On the TomTom Traffic Index website
, a rich variety of city-by-city traffic information will enable you to monitor live traffic, identify areas with problems, examine what causes bottlenecks and influence the way people drive in order to reduce congestion, optimize traffic flow and improve air quality.
While using the same methodology and statistics as our previous reports, the newest TomTom Traffic Index uses four times more data in most cities, making it even more robust and reliable. In Mexico City, the number is 1500 times higher than in the previous report! Its coverage has also expanded, with 13 new cities in India, Japan, Egypt, Colombia, Peru, Ukraine, Israel and Iceland having been added this year.
Global congestion is on the rise
Traffic congestion has gone up globally in the last decade. Even with cities around the world working hard to optimize their road network performance, nearly 75% of the cities included in the TomTom Traffic Index report had either increased or stable congestion levels between 2017 and 2018.
The most congested cities are Mumbai in India, with 65% extra time spent in traffic by its drivers, closely followed by Bogota in Colombia (63%), Lima in Peru (58%), New Delhi in India (58%) and Moscow in Russia (56%).
While this may seem disheartening, we see cities taking massive leaps in dealing with this challenge. Some of the most congested cities in the world may also be the ones working hardest to improve public transport and use the technology available today to monitor and optimize their network performance.
In India, a massive national smart city program is under development. In Indonesia, Jakarta, the city with the biggest decrease in congestion (8%) since 2017, implemented even/odd driving days based on vehicle registration, as well as opened its first metro line. Moscow has embarked on a major rail network expansion project. New York City is considering how congestion pricing could improve mobility, while European capitals Madrid, Brussels, and Amsterdam are already actively discouraging motor vehicle use in their city centers.
Variety – giving choices to the traveling public – and innovation is common themes in urban mobility across the world.
Tools like the Traffic Index can offer an understanding of where the most severe congestion and delays occur, making it easier to decide where to invest in new infrastructure or technology.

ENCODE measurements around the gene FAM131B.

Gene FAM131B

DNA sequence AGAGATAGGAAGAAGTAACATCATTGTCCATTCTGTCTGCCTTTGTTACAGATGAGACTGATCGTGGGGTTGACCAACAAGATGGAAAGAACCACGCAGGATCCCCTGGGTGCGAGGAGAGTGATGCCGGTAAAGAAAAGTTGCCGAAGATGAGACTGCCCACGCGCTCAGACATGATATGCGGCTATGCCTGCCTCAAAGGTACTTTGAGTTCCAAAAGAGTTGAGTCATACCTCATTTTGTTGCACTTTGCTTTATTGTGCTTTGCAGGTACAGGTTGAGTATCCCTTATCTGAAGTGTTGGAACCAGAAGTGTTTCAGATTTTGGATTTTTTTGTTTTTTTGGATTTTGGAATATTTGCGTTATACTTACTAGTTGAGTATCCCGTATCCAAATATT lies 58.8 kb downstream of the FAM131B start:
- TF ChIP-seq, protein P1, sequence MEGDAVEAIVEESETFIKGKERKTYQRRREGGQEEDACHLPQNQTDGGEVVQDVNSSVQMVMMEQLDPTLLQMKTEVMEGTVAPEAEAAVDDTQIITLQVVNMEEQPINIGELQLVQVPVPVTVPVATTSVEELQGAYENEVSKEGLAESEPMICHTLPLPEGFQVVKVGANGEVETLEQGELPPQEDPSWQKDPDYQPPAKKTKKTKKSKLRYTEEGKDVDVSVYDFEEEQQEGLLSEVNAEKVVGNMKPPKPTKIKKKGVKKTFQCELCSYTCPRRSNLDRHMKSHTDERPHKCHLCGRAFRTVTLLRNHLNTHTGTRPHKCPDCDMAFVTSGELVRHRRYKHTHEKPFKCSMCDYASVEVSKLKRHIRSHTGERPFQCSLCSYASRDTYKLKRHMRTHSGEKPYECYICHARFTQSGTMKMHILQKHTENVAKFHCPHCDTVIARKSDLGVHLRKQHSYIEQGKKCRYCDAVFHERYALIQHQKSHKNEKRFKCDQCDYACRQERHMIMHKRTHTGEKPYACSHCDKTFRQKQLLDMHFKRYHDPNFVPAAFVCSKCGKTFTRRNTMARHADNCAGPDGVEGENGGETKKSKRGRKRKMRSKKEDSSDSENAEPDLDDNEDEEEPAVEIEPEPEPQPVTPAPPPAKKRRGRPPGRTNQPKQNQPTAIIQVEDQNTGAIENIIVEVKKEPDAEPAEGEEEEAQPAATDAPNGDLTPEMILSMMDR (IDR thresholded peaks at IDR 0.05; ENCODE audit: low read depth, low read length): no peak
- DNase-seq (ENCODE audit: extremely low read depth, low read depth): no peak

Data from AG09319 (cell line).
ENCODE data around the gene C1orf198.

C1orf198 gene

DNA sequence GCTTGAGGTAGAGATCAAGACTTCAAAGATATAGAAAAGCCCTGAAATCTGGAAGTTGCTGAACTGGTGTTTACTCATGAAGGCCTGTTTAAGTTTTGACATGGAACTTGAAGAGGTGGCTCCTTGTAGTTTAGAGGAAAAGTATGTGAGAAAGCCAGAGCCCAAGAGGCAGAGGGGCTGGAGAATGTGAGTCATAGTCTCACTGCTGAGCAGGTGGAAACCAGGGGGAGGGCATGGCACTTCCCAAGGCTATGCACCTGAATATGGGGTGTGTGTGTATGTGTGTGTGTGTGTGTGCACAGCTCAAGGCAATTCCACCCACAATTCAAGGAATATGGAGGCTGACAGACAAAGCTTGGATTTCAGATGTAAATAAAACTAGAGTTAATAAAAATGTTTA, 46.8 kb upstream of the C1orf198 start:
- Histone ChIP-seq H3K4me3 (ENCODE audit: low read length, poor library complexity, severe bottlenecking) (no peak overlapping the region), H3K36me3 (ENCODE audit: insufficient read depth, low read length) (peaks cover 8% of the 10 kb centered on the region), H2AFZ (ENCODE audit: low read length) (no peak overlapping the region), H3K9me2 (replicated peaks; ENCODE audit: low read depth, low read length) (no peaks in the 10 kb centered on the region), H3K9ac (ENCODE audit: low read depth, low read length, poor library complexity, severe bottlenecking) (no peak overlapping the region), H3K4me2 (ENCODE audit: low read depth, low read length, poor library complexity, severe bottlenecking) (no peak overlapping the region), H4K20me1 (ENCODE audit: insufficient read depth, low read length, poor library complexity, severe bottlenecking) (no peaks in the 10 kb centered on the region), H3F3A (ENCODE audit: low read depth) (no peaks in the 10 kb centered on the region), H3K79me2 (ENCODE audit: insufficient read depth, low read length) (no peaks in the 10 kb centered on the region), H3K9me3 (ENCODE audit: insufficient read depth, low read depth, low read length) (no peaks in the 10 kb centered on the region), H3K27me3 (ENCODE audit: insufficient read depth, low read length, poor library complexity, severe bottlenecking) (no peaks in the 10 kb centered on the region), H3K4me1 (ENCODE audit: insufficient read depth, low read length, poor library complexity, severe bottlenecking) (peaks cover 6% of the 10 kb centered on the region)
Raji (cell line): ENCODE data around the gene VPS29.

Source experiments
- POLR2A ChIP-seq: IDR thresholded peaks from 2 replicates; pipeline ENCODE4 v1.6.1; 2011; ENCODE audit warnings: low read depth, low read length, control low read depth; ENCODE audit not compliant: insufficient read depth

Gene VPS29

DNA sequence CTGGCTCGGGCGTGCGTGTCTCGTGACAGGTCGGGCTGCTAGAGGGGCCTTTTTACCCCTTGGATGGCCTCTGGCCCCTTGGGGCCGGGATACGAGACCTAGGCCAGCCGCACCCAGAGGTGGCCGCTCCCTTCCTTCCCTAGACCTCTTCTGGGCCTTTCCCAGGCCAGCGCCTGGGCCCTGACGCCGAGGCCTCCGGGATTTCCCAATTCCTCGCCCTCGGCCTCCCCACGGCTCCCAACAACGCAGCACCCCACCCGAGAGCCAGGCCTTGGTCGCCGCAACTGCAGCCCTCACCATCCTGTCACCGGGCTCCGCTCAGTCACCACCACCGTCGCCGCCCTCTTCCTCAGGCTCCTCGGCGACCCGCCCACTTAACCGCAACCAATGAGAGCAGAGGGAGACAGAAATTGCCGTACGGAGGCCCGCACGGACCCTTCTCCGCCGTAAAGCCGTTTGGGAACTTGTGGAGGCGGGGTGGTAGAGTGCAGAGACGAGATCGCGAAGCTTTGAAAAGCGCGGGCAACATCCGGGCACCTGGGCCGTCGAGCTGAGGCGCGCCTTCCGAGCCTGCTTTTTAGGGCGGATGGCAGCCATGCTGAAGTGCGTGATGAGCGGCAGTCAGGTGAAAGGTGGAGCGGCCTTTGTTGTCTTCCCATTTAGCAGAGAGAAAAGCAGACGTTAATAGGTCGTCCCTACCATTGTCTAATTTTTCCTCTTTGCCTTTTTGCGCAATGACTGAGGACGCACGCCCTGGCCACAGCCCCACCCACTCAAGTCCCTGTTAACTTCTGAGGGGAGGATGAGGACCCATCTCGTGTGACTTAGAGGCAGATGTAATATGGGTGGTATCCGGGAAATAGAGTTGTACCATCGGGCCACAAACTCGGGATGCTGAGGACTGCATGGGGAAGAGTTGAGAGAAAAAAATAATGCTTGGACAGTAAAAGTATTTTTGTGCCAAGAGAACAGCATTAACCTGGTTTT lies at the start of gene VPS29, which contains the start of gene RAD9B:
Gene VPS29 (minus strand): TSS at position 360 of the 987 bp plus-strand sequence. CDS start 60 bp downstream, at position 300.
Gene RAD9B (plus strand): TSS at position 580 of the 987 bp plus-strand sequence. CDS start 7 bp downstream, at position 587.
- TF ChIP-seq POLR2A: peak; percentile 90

We all play a role in reducing traffic congestion
One of the most important reasons why TomTom created the Traffic Index report is to encourage all of us – whether citizens who are affected by congestion or city planners, auto manufacturers and policymakers – to think about how we can each reduce the amount of time we waste in traffic every day.
At TomTom, we’re working towards a future where vehicles are electric, shared and autonomous to eliminate congestion and emissions. However, to achieve this future, it takes a collaborative effort. From road authorities to governments; car makers to car drivers, we all have a role to play.
Next time you are heading into traffic, consider these helpful tips:
1. Plan before you go. Taking a few moments before heading out the door to inform yourself on the road conditions on the way to your destination will help you consider your alternatives and decide on the best course of action.
2. Trust technology to help you. It may be uncomfortable to take the road less traveled simply because your satnav suggests it’s the fastest one. Often, if you cannot see that a road is indeed congested, it is hard to believe it. Dare to take the alternative route offered by up-to-date navigation, because it is basing its recommendation on real-time traffic conditions on the route you are taking.
3. Change your driving habits. Most often, traffic will peak at certain times of the day, depending on location. This is clear in each of the city pages in the TomTom Traffic Index report, where we provide the average congestion level for each hour of each day of the week. Use the information available to adjust your departure time accordingly. Leaving early or late from a location might mean avoiding time spent in traffic on the road.
4. Consider alternatives. Does your trip have to be made by car? If your planned activity is time-sensitive and you cannot change your departure times, consider ride-sharing, public transport or non-motorized options such as cycling or scooters.
5. Work with your city. Ultimately, improving mobility in our cities is a collaborative effort. Together, city authorities, vehicle manufacturers, traffic signal system providers, parking facilities, traffic information providers, shared mobility providers, startups and, most importantly, the public, are experimenting and transforming cities worldwide. Inform yourself of the initiatives taking place in your urban area and how you can benefit from them.